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Article
June 1939

CORTICAL NECROSIS OF THE KIDNEY FOLLOWING TONSILLITISREPORT OF A CASE

Arch Intern Med (Chic). 1939;63(6):1084-1094. doi:10.1001/archinte.1939.00180230069005
Abstract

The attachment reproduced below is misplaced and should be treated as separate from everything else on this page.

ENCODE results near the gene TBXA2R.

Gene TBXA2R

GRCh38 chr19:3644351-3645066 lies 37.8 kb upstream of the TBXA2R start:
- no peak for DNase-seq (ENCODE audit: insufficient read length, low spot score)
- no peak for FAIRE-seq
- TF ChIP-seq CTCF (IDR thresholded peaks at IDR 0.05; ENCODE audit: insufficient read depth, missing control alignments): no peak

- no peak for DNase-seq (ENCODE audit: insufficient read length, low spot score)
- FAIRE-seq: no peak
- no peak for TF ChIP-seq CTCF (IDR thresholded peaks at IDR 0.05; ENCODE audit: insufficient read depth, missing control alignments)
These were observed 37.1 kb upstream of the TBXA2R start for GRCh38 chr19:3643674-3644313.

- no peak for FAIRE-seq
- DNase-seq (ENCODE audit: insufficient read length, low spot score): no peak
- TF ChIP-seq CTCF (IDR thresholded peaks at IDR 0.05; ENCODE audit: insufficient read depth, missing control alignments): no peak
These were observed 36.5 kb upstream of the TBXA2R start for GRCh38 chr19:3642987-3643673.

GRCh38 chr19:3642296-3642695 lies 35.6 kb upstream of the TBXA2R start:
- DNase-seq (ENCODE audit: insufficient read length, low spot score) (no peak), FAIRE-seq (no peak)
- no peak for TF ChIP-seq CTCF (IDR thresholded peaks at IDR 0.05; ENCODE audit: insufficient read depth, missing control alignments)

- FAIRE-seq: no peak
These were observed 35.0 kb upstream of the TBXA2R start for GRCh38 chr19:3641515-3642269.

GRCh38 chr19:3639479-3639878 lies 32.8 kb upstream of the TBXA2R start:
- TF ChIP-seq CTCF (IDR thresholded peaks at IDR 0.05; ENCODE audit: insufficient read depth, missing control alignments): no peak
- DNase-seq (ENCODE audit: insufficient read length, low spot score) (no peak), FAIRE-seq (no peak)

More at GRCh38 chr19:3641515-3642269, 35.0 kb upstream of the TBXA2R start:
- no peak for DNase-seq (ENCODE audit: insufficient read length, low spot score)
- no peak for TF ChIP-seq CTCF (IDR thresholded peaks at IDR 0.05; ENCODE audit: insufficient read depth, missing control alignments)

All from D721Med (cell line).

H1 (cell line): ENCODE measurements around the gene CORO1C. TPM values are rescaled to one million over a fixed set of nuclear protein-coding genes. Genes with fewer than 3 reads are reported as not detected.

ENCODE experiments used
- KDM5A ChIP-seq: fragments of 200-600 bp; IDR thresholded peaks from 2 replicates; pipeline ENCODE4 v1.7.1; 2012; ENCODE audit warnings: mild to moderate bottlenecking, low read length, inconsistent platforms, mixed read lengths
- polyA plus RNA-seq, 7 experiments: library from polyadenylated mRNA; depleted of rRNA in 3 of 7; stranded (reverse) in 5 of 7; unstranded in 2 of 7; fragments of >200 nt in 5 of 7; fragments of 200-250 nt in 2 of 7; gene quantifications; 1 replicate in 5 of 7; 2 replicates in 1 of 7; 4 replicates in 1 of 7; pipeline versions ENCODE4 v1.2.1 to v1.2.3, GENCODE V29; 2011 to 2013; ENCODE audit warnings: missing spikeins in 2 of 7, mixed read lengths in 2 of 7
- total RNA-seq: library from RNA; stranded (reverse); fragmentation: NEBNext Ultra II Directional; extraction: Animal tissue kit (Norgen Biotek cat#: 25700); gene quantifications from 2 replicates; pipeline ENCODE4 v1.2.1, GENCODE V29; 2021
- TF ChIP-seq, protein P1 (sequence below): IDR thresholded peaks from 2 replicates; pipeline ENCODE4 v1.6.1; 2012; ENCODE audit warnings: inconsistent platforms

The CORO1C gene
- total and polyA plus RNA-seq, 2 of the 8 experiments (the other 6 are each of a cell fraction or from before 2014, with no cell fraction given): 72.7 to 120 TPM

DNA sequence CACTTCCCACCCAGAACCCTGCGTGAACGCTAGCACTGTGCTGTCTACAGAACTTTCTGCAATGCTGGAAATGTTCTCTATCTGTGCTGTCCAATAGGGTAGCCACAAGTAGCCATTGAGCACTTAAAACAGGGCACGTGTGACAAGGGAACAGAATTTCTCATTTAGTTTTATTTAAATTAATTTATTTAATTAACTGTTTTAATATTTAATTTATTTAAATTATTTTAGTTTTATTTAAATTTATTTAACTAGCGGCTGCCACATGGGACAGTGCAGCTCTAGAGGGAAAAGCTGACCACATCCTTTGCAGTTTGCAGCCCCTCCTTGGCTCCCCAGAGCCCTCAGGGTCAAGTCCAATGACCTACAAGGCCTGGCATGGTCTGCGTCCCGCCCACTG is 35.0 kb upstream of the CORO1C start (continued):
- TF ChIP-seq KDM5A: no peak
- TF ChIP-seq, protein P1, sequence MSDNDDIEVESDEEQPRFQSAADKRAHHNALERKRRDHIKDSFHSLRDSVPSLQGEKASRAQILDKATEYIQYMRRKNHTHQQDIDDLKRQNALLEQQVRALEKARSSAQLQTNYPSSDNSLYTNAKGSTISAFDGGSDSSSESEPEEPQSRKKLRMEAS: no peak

Bilateral, symmetric necrosis of the renal cortex is a rare condition which during the life of the patient often represents a rather difficult diagnostic problem. Kaufmann1 described this condition as an extensive necrosis of the cortex of the kidney leading to rapid suppression of the excretion of urine and to death attended by uremic symptoms. Extensive confluent yellowish areas of cortical necrosis are found surrounded by deep red hemorrhagic rims and associated with extensive thromboses of the intrarenal arteries and veins. This lesion has been observed chiefly as a fatal complication of pregnancy, and 86 per cent of the cases reported in the literature fall in this group (Evans and Gilbert2). Other etiologic factors, such as tonsillitis, periarteritis nodosa, diphtheria, pulmonary tuberculosis, peritonitis and intravenous injections of camphor, must be considered as extremely rare; they are responsible for the small number of cases in which the condition has

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